This is a complete online rendition of the manuscript, The History of McLean County, Illinois: portraits of early settlers and prominent men by William Le Baron and published in 1879, early in McLean county history. The manuscript depicts the history of the county as well as portraits and biographies of the early settlers and prominent men.
Collection: History of McLean County Illinois
In May, 1857, before the township had been officially organized, the people, feeling the necessity for schools, elected the first. Township School Board. G. IV. Hanks, J. C. Hanks and E. D. Westervelt were chosen Trustees. They elected F. P. Beach Treasurer, an office which he continued to hold until 1865. In 1860, the township was divided into five districts, and the trustees caused the north half of the school section to be divided into eighties and sold. The next year, however, they took back one eighty acre tract. In 1865, the Trustees elected J. C. Hanks Treasurer, and, in
Previous to the year 1856, there were few settlements in the township. There being no timber, it was not subject to early settlement. About this date, there came the general rush into the prairie country, but there being no station in this township. general settlement was delayed a few years. The first settlement seems to have been made on the ” Harris place,” so-called, on Section 10, just south of where Weston now stands. The land was entered by Mr. T. C. Buntin, of Terre Haute, Ind. The land was rented to Boyd and others, when, in 1S67, it was
Yates Township, known officially as Town 3.5, Range 5, was, until 1862 a part of Chenoa; at that date it was separately organized, and by resolution of its citizens, took the then popular name of ” Union,” at their first town meeting in 1863. This is easily accounted for, for at that time fully two-thirds of her fighting population were ” at the front ” doing their full duty in carrying the tattered flag ” on to Vicksburg and the “sacred soil” generally; while fully three-fourths of those who remained at home were praying and paying to help on the
White Oak Township was organized in the spring of 1858, the first election having been held April 6, 1858. The name of the town was a fortunate selection, as thereby this fraction of a township, the smallest in the county, has obtained a name that entitles it to the historical record of the whole grove. White Oak has always possessed a large share of influence in the councils of the county at large-much more than some of the newer and larger townships have been able to secure. The town has had no debt, or, if it ever bad any, it
It appears that settlements were not made along the Mackinaw at as early a day as they were made in the southern part of McLean County. We find Blooming, Randolph’s and Funk’s Groves had each several families as early as 1833, while it was five or six years before any are reported as being in White Oak. Doubtless this was owing to the fact that the settlement of this State was then proceeding from the south toward the north, and the early pioneers felt that the Mackinaw Timber was rather a frontier settlement. The pioneers of the other groves in
The township of White Oak is one of the most interesting in McLean County; it is the smallest in area-containing a little over seventeen sections of land-being a trifle less than half a Congressional township. Its population, in 1870, was 532, 9 less than shown by the census of 1860. At the present time, its population is probably about the same as in 1870; but as most of the other towns in this county have gained largely, it is doubtless true that White Oak now contains fewer inhabitants than any other town in McLean County. It has remained about stationary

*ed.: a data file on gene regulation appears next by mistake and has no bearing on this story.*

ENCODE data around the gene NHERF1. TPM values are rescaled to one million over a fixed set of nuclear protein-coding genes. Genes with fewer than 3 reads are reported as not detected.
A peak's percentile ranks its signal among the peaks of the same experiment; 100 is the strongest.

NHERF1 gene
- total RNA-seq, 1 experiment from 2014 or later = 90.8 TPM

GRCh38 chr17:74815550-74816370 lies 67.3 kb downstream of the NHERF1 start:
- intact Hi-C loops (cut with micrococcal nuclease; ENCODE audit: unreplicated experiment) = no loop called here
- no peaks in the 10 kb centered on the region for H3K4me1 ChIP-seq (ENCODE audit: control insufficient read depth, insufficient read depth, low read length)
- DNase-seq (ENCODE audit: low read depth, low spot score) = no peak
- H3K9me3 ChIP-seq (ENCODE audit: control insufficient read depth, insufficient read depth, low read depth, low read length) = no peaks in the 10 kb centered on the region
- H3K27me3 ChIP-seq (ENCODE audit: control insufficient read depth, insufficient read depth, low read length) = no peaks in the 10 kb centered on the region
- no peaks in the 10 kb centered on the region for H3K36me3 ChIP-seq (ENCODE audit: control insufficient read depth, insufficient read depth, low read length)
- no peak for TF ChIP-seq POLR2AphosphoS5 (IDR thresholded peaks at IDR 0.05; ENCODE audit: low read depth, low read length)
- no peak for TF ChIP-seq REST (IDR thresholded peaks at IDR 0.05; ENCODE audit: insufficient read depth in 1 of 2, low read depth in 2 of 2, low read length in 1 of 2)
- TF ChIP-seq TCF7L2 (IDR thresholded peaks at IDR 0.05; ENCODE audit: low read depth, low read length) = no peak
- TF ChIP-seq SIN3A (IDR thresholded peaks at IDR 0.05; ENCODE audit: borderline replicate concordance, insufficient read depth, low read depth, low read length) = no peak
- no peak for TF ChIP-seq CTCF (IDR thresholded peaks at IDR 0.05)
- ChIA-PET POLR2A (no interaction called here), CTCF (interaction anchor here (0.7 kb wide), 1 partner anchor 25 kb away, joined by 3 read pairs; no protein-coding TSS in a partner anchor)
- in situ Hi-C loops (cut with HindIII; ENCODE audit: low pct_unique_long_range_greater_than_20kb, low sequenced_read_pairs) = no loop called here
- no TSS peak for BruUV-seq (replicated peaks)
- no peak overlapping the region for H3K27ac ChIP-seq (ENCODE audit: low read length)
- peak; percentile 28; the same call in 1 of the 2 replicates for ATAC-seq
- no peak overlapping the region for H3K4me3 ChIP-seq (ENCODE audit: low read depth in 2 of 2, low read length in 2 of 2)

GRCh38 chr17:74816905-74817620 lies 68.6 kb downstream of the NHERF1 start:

Two and a half miles northeast of the village of Towanda„but within the limits of Money Creek Township, there was found, one morning in October, 1876, the body of a man, in the field of James Donohue, about forty rods from the railroad. The body was first discovered by Mrs. Strode. She thought it was a ” tramp” asleep, and so reported the matter at home. The boys went out and found the man dead, lying on his face. They reported, and immediately sent for Coroner Hendricks. Dr. Smith, of Bloomington, held the post-mortem examination, and found that one ball
In the early history of this settlement, Indian trails were the only roads. There was a very prominent trail passing through the settlement, which connected the Wabash with the Illinois. Indian paths, of course, followed the most direct and convenient course. The first road made by white men did the same. Many of these became regularly-established highways, and, as a result, we find the township crossed in all directions by roads that follow section or half-section lines but little. In townships that are composed of prairie-lands almost wholly, we naturally look for roads on every section line, but, where there
The first school was taught in a house erected for school purposes, about forty-five or forty-six years ago. This house was built of logs. For windows, it bad openings-where a log had been cut away. These were covered with greased paper. During the long winter-days, these semi-transparent, slits furnished all the light from without. Whenever the huge log-fire could be made to burn with sufficient brilliancy, it may be supposed that the youth suffered nothing from want of light. But, unfortunately, this was seldom the case. The chimney was built of mud and sticks, and it failed to “draw.” Mrs.